Monday, March 26, 2012

US Gasoline Demand Falls For 52 Straight Weeks But Prices Rise

US gasoline demand is steadily declining, but gasoline prices continue to rise, reaching last week a national average of $3.84 per gallon.

US gasoline demand has declined for 52 straight weeks, surpassing the 51 weeks of decline during 2008, when gasoline prices hit even higher levels than today's, according to the Associated Press.

The decline in demand results primarily from sustained high gasoline prices and more fuel efficient vehicles replacing gas guzzlers.  This blog has previously noted that the average new car gets 24 miles per gallon today, while a new car got 20 miles per gallon on average in 2008, according to data compiled by the University of Michigan.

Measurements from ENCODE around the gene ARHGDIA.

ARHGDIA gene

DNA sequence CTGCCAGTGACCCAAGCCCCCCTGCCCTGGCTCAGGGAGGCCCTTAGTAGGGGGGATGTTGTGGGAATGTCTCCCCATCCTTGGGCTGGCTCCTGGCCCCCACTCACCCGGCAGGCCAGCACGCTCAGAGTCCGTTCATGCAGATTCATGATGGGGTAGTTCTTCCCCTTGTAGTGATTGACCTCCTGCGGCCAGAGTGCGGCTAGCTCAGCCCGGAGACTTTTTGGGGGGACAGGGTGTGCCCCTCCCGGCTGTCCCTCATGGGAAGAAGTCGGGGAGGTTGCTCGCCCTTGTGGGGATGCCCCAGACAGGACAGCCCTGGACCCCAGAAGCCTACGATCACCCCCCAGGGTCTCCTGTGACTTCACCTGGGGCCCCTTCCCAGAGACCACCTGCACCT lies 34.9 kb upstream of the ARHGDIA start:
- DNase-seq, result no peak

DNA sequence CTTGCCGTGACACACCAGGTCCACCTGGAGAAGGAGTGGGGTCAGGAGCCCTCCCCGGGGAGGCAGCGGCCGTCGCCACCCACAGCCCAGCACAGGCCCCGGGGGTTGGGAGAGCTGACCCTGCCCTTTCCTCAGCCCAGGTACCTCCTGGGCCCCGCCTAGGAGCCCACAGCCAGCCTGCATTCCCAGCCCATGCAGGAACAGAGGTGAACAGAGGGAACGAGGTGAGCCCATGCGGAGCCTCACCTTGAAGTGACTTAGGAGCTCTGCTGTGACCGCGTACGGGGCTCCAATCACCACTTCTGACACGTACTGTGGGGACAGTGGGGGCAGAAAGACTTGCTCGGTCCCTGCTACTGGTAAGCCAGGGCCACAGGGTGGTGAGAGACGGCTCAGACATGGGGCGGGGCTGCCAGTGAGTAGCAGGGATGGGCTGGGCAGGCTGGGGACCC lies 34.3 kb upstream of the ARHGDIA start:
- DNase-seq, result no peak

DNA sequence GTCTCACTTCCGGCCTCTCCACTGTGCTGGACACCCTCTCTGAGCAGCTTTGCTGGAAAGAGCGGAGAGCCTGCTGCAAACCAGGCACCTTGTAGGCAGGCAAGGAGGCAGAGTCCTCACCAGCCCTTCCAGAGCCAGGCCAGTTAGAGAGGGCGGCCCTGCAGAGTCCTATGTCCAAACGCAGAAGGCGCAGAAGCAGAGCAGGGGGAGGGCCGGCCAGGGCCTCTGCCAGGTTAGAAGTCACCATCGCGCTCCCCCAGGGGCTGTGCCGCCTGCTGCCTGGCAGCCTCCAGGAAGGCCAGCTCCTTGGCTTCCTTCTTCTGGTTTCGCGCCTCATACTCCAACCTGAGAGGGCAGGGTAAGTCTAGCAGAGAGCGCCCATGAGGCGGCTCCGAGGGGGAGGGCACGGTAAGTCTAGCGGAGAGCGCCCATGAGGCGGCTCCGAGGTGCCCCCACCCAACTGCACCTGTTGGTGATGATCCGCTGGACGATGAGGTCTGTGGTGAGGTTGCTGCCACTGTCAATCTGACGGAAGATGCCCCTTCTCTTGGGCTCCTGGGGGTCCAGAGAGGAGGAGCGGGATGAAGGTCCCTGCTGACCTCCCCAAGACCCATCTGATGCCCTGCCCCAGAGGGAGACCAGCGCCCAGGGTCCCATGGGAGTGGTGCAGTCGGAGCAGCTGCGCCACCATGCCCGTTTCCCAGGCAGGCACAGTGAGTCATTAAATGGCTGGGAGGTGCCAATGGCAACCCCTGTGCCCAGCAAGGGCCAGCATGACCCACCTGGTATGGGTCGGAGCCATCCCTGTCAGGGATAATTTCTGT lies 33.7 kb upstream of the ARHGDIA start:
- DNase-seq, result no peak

February car sales in the US were the strongest in years and were the equivalent of about selling 15 million cars per year.  New cars today often replace less fuel efficient vehicles that are 10 or more years old.  Moreover, new cars will continue to get more fuel efficient with every model year for approximately the next 13 years, as automakers comply with rising fuel efficiency standards.

To date, substituting natural gas and electricity for gasoline is a minor contributor to declining gasoline demand. If major substitution of gasoline with natural gas and electricity joins more fuel efficient vehicles, the decline in gasoline demand would accelerate over the next 10 years.

The nation's peak oil consumption year was 2007, and many experts believe that America will likely never use more oil than it did in that year.  The trends in gasoline consumption are one of the reasons for that view.

While US and European oil consumption have peaked, world oil consumption continues to rise.  Simply put, demand increases in China and India, with a third of the world's population, are straining the world oil market. 

No comments:

Post a Comment